Live distribution of sports such as Rugby, Football, Tennis, Skiing and other sports is easy to justify because of the audience size. Rock climbing and live distribution of this sport however is harder to justify because it is a niche sport. Sponsors exist and interest in the sport is growing. We see that there are a number of climbing events, via ferrata groups are popular, the number of local climbing gyms is increasing but for a mass audience to watch these events is still unlikely.
I noticed recently that recorded as live climbing events are available on youtube and that we can watch two to three hour broadcasts of these events. If you are learning to climb and if you want to perfect your climbing technique then these broadcasts are excellent because you can watch exactly what the climbers are doing. You can see where they put their feet, which hand they use for a certain hold, how they balance their body on the wall and how they clip in the rope. In effect these videos are climbing lessons for the youtube generation. You can imitate climbers with the same physique as you. You can really watch the climber try hand holds and foot holds. “Does it feel comfortable? No, then I try this, ah yes, this is comfortable.” Watching this process teaches the average climber to be methodical about finding foot and hand holds. In climbing you need to look up and down. You also need to look for small movement opportunities. Moving a foot up five to ten centimetres can make a hand hold easy to access.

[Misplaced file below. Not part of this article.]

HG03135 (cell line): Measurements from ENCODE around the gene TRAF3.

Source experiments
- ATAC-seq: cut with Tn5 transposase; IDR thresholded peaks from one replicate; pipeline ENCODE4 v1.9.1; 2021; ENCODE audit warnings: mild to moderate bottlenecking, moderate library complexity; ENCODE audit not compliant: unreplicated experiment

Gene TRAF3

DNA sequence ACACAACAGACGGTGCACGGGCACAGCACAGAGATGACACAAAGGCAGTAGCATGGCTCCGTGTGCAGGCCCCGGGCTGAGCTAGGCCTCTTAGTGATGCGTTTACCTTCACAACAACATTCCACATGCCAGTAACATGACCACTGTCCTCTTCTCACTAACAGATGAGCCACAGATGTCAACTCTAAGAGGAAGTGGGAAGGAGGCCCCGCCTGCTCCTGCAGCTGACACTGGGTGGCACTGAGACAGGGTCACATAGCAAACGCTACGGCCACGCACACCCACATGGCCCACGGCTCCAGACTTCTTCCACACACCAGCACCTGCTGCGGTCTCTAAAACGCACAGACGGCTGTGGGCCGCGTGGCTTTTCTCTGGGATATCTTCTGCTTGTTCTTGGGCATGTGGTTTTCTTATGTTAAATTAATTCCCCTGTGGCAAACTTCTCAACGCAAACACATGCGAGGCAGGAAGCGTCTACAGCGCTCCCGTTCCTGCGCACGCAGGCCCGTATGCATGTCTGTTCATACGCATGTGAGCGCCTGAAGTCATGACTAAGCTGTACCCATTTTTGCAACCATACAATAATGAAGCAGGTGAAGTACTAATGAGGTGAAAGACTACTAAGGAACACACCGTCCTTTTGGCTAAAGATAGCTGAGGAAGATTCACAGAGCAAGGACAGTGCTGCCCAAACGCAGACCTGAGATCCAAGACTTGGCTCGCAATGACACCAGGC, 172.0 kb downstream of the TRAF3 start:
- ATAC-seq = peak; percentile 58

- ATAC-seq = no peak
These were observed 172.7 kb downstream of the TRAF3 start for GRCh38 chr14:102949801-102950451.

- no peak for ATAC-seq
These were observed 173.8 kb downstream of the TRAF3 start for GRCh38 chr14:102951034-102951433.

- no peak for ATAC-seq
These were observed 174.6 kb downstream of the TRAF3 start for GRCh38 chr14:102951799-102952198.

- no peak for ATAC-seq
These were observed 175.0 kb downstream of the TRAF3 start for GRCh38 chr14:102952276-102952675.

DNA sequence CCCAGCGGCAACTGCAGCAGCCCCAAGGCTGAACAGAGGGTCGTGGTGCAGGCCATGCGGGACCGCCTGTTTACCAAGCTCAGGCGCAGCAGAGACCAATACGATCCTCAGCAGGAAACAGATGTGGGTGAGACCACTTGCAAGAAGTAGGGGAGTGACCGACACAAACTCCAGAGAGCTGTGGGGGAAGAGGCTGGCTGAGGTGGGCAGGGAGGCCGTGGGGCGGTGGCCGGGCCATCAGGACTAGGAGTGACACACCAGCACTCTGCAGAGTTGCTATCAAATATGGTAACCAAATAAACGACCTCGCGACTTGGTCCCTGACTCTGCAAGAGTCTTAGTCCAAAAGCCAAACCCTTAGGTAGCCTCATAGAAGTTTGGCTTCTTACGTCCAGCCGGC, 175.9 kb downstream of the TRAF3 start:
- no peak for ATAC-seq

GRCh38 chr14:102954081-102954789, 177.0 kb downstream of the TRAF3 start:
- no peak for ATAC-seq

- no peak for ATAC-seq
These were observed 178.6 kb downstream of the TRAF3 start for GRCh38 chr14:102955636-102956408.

People have been rock climbing for generations but it is making its way in to the mainstream. Recently Rock climbing was accepted as an Olympic discipline and we will see this sport at the 2020 olympic games. As this is a sport that requires strength, agility, stamina and intelligence it is a natural, although modern, olympic sport.